Easy to follow painting tutorial, but the next painting to take your breath away will be more challenging.
A painting you don’t want to mess with, but if you’re lucky enough to be able to see it, you’re in luck.
We’ve rounded up the 10 hardest paintings in history, which we’ve also ranked from easiest to most difficult.
So take your pick, and if you find yourself scratching your head at any point, you can always look back and see which paintings are the most challenging to view and watch.1. Kerberos, from The Wicked Book of Spells.
This one’s tricky.
You can’t really tell if you’ve been fooled by Kerberos until the final shot, but we think the most intimidating part is when it’s actually happening, and that’s when you’ll need to take action.2.
Bacchus, by G.K. Chesterton.
The first time you read this book, you’ll probably want to throw it in the bin, and then you might want to keep it.
But then you’ll be tempted to reread it and read the second time, and you’ll realise you can’t quite get the gist of what’s going on.
So this is a great example of how difficult it is to read Chesterton’s first book.3.
The Sun by Thomas Hardy.
One of the great literary masterpieces, Hardy’s The Sun is also the first book you should never forget, because it will tell you all you need to know about the day you will die, and the events that will take place as you do.
Hardy was a bit of a madman, and it’s not the first time he has managed to write a book that’s both entertaining and disturbing.4.
Titanic, From Captain Cook’s Cruise Book.
This is one of the most popular books of all time, with more than 30 million copies in print.
This book has a lot of the same elements you would expect in a classic novel, but with the addition of a whole lot of extra bells and whistles.
You’ll probably need to read it a couple of times to get the full experience, but when you do, you won’t regret it.5.
Mogul, of Tolkien’s The Lord of the Rings series.
This beautiful painting by the Swedish artist Mokhtar Darya has been on the cover of every Hobbit book since 2001, so it’s fair to say it’s been a hit.
Mokhtars book is one that’s definitely worth a look, but its definitely the one that stands out.6.
Gothic Monuments from The Canterbury Tales, written by John Keats.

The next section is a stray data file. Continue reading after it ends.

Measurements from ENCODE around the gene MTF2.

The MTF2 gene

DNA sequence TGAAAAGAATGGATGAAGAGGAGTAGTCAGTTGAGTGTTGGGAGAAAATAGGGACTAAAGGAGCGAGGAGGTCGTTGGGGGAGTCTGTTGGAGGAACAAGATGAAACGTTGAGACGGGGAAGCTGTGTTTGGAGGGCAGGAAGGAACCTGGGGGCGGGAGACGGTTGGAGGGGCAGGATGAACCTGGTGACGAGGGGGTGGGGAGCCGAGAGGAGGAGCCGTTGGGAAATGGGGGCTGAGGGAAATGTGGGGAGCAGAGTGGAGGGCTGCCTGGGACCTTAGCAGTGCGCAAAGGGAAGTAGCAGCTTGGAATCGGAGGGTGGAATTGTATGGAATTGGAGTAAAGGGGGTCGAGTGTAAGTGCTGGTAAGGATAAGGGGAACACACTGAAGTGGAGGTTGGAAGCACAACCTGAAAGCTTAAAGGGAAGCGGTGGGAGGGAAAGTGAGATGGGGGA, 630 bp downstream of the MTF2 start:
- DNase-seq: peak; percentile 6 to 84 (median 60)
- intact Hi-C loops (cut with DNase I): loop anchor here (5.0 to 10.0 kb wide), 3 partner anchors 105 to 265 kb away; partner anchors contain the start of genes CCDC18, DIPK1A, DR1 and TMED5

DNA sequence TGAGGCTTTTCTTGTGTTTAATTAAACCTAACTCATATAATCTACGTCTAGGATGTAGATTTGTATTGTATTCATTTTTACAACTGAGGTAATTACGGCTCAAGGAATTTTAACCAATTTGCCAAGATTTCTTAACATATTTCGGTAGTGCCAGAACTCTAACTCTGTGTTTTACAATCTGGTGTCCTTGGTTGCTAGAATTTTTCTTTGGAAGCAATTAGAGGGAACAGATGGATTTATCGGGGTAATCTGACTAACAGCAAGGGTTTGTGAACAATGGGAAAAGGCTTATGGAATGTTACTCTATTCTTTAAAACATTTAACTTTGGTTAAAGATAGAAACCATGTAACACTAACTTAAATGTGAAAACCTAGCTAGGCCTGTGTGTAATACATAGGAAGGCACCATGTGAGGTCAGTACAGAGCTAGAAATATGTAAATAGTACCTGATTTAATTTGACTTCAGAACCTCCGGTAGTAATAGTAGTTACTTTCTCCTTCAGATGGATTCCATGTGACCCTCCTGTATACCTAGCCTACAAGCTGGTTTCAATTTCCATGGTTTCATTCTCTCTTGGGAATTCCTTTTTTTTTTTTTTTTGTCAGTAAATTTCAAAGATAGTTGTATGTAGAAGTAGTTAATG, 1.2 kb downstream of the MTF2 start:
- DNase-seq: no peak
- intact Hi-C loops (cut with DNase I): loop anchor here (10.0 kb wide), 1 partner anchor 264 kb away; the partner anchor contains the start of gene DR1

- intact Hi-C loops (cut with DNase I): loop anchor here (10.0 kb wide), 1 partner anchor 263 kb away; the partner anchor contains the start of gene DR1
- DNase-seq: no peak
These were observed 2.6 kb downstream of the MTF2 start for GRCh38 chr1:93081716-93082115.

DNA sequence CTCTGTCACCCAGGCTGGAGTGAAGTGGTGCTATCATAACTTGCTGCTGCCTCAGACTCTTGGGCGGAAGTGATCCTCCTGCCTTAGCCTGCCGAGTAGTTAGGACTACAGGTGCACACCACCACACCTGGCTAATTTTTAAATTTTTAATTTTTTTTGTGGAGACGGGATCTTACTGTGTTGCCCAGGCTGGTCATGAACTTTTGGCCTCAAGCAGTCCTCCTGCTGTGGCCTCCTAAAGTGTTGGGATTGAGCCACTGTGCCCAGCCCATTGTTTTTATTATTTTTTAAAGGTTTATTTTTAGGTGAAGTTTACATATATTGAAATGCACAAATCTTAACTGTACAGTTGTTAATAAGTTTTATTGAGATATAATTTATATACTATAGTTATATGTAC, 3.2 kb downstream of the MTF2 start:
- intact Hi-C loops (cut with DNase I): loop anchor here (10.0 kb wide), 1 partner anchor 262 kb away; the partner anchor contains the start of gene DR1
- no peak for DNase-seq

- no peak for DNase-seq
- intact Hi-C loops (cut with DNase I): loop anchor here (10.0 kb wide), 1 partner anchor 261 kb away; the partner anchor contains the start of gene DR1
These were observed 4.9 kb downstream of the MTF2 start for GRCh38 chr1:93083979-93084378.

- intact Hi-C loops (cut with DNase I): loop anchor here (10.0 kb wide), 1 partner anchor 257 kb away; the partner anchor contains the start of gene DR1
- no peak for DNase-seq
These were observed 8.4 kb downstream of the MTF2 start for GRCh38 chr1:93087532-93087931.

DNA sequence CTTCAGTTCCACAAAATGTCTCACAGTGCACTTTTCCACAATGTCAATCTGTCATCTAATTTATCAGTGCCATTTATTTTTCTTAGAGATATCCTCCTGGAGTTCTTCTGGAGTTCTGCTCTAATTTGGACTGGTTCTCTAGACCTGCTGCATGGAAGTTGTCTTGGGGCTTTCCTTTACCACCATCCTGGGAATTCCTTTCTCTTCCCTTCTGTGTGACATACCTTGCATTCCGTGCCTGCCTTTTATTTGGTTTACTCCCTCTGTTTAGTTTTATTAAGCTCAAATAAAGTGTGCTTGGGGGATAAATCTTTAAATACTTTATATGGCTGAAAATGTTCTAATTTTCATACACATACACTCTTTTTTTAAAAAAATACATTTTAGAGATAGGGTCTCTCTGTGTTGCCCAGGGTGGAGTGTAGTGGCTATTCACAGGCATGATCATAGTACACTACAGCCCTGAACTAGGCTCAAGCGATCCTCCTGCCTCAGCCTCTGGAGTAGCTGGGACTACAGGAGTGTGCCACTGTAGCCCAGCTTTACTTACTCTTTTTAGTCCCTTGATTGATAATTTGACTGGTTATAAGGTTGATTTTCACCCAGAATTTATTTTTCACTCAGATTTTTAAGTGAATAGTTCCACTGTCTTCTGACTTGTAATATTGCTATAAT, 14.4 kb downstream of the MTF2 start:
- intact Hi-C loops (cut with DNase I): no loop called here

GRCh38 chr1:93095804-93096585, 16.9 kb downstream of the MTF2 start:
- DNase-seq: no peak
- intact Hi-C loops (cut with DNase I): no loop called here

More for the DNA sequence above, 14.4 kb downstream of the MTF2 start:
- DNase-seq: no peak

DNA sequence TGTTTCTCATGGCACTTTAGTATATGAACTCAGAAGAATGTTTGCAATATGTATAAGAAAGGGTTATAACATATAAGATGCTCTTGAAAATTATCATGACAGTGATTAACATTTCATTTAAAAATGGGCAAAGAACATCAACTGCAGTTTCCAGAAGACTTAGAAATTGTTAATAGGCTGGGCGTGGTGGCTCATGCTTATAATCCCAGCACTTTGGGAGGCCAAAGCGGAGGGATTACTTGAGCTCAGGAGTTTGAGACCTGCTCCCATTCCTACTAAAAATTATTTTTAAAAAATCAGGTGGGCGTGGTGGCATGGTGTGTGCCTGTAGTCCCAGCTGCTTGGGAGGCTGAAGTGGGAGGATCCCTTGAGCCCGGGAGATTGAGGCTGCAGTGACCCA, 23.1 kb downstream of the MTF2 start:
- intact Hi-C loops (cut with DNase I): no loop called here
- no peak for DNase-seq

This painting is probably the most famous of all Keats paintings, and this is his most famous painting.
This one is very difficult to look at, but it is a very unique painting, and there’s a reason for that.
It’s just one of those paintings that makes you wonder what he’s drawing, and what he was thinking at the time.7. Violet by Dadaist painter Georges Balzac.
This was one of Balzac’s most famous paintings, as it was painted in 1937, before he ever got the chance to paint it himself.
Balzac was an avid painter, but he was also a prolific critic, and often wrote poetry and play-plays that criticised his own work.
He’s a master of understatement, but here he’s using his painting as a metaphor for a lot more than just his own painting.8.
Hercules from The Odyssey book.
There are many famous works of art from The Odyssey that you probably have never seen, but you should probably look them up.
The story goes that the god of the sea is trying to kill the man of steel, but Hercules comes to his rescue.
And it is really quite an amazing scene, where you can actually see his hand as it lifts a boat out of the water and into the sky.9.
Oscar Wilde from His Old Man and the Sea.
Wilde was a very talented writer, and a prolific painter.
He created a lot of his own artwork, and one of his most iconic works is a series of murals called The Old Man and the Sea, which is based on the work of Dutch painter Geert Hofmann.
If you have a favourite painting in history that you think is particularly difficult to view, let us know in the comments.